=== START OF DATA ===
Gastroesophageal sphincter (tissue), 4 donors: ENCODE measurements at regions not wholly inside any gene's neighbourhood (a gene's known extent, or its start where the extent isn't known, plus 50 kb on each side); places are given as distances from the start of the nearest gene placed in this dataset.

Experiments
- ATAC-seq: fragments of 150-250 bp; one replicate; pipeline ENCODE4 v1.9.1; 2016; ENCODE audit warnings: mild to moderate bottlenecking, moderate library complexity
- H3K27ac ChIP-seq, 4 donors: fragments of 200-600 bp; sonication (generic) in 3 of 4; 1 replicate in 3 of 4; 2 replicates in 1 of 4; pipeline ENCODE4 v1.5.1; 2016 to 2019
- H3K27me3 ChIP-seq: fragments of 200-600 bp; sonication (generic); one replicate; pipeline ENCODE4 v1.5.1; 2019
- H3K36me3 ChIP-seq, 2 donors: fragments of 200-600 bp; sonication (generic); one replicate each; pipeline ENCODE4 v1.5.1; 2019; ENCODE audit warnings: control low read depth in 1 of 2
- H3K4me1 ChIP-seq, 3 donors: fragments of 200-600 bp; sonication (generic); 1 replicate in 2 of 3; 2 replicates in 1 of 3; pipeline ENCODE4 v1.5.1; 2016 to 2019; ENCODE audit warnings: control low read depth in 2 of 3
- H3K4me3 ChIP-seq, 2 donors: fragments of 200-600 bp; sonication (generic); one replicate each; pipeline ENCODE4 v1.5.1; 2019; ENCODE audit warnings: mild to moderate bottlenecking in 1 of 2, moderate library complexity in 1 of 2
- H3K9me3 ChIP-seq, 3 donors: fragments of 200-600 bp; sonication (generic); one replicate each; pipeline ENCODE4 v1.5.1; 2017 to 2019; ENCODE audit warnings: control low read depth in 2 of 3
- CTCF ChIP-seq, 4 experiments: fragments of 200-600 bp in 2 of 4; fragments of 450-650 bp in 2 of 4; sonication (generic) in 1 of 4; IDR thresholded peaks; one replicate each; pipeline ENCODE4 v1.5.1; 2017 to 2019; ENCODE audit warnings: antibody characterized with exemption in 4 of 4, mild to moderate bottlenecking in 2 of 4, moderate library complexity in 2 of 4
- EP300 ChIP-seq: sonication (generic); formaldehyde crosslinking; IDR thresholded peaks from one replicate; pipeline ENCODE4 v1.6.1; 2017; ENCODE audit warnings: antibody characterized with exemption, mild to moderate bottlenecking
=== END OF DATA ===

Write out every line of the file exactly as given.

Gastroesophageal sphincter (tissue), 4 donors: ENCODE measurements at regions not wholly inside any gene's neighbourhood (a gene's known extent, or its start where the extent isn't known, plus 50 kb on each side); places are given as distances from the start of the nearest gene placed in this dataset.

Experiments
- ATAC-seq: fragments of 150-250 bp; one replicate; pipeline ENCODE4 v1.9.1; 2016; ENCODE audit warnings: mild to moderate bottlenecking, moderate library complexity
- H3K27ac ChIP-seq, 4 donors: fragments of 200-600 bp; sonication (generic) in 3 of 4; 1 replicate in 3 of 4; 2 replicates in 1 of 4; pipeline ENCODE4 v1.5.1; 2016 to 2019
- H3K27me3 ChIP-seq: fragments of 200-600 bp; sonication (generic); one replicate; pipeline ENCODE4 v1.5.1; 2019
- H3K36me3 ChIP-seq, 2 donors: fragments of 200-600 bp; sonication (generic); one replicate each; pipeline ENCODE4 v1.5.1; 2019; ENCODE audit warnings: control low read depth in 1 of 2
- H3K4me1 ChIP-seq, 3 donors: fragments of 200-600 bp; sonication (generic); 1 replicate in 2 of 3; 2 replicates in 1 of 3; pipeline ENCODE4 v1.5.1; 2016 to 2019; ENCODE audit warnings: control low read depth in 2 of 3
- H3K4me3 ChIP-seq, 2 donors: fragments of 200-600 bp; sonication (generic); one replicate each; pipeline ENCODE4 v1.5.1; 2019; ENCODE audit warnings: mild to moderate bottlenecking in 1 of 2, moderate library complexity in 1 of 2
- H3K9me3 ChIP-seq, 3 donors: fragments of 200-600 bp; sonication (generic); one replicate each; pipeline ENCODE4 v1.5.1; 2017 to 2019; ENCODE audit warnings: control low read depth in 2 of 3
- CTCF ChIP-seq, 4 experiments: fragments of 200-600 bp in 2 of 4; fragments of 450-650 bp in 2 of 4; sonication (generic) in 1 of 4; IDR thresholded peaks; one replicate each; pipeline ENCODE4 v1.5.1; 2017 to 2019; ENCODE audit warnings: antibody characterized with exemption in 4 of 4, mild to moderate bottlenecking in 2 of 4, moderate library complexity in 2 of 4
- EP300 ChIP-seq: sonication (generic); formaldehyde crosslinking; IDR thresholded peaks from one replicate; pipeline ENCODE4 v1.6.1; 2017; ENCODE audit warnings: antibody characterized with exemption, mild to moderate bottlenecking